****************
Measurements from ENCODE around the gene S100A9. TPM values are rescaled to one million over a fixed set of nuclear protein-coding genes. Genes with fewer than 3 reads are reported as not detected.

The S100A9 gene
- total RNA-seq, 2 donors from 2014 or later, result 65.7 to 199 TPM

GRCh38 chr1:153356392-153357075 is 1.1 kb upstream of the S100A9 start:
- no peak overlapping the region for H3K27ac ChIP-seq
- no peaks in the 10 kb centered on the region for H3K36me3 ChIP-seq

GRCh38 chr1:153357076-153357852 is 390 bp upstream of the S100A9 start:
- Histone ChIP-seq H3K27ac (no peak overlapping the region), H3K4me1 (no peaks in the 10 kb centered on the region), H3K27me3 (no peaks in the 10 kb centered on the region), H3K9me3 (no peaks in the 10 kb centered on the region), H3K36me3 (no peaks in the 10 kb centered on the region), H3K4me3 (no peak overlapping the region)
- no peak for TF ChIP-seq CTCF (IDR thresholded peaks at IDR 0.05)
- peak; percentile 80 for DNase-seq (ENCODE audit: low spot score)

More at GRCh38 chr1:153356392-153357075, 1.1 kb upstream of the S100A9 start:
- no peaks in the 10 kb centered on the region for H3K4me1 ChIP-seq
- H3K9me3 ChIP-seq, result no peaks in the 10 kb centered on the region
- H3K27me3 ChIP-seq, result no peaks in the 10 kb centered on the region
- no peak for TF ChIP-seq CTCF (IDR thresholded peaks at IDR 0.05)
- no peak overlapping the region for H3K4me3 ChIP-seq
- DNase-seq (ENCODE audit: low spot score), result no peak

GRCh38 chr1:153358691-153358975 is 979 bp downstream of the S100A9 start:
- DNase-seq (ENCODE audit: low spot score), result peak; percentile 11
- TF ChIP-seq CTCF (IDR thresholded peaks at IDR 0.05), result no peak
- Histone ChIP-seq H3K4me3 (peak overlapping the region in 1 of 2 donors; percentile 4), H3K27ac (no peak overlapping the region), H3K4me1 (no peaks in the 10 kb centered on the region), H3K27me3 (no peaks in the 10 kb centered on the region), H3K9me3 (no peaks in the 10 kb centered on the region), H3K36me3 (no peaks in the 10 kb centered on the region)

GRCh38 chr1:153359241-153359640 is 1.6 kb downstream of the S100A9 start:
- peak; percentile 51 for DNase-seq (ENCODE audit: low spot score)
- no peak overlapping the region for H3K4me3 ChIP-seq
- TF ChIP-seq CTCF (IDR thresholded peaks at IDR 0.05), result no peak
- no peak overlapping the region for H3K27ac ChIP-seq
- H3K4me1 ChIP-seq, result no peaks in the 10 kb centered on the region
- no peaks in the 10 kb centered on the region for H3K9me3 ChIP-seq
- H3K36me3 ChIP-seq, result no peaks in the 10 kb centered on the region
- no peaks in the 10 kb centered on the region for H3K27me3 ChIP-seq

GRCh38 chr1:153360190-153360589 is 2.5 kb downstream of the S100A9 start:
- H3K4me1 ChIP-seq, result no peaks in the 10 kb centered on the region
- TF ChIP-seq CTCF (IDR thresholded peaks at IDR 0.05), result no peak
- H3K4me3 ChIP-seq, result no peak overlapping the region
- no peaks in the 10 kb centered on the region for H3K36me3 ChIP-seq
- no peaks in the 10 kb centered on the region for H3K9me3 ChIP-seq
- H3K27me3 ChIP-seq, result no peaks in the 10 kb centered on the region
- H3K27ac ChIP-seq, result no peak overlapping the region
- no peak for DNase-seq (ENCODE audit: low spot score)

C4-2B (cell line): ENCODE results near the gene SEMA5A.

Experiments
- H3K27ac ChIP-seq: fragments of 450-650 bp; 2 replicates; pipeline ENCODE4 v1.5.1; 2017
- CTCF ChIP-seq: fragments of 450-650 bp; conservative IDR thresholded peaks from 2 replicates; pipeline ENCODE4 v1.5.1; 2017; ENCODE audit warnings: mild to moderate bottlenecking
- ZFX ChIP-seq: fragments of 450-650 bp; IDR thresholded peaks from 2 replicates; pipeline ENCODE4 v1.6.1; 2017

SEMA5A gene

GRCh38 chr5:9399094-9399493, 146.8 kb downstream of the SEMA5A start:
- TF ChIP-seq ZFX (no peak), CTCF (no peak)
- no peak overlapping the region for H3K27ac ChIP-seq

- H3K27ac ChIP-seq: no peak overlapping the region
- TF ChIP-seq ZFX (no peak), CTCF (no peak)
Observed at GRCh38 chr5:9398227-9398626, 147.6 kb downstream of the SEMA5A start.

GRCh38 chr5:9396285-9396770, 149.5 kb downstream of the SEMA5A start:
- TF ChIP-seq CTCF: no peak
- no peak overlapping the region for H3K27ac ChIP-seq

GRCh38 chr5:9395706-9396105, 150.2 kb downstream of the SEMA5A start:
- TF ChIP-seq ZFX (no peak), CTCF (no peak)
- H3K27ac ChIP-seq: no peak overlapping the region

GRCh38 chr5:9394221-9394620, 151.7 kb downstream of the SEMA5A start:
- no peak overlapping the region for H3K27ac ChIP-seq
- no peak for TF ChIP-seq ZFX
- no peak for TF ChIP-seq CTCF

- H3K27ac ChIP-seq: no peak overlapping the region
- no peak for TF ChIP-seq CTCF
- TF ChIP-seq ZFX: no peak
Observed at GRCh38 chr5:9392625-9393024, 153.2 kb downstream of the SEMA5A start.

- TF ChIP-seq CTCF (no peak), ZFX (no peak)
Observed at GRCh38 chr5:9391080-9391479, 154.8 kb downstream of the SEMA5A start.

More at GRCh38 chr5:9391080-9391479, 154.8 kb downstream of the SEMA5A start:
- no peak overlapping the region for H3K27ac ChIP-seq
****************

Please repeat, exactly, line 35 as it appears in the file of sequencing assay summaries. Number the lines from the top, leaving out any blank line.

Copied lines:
- no peaks in the 10 kb centered on the region for H3K36me3 ChIP-seq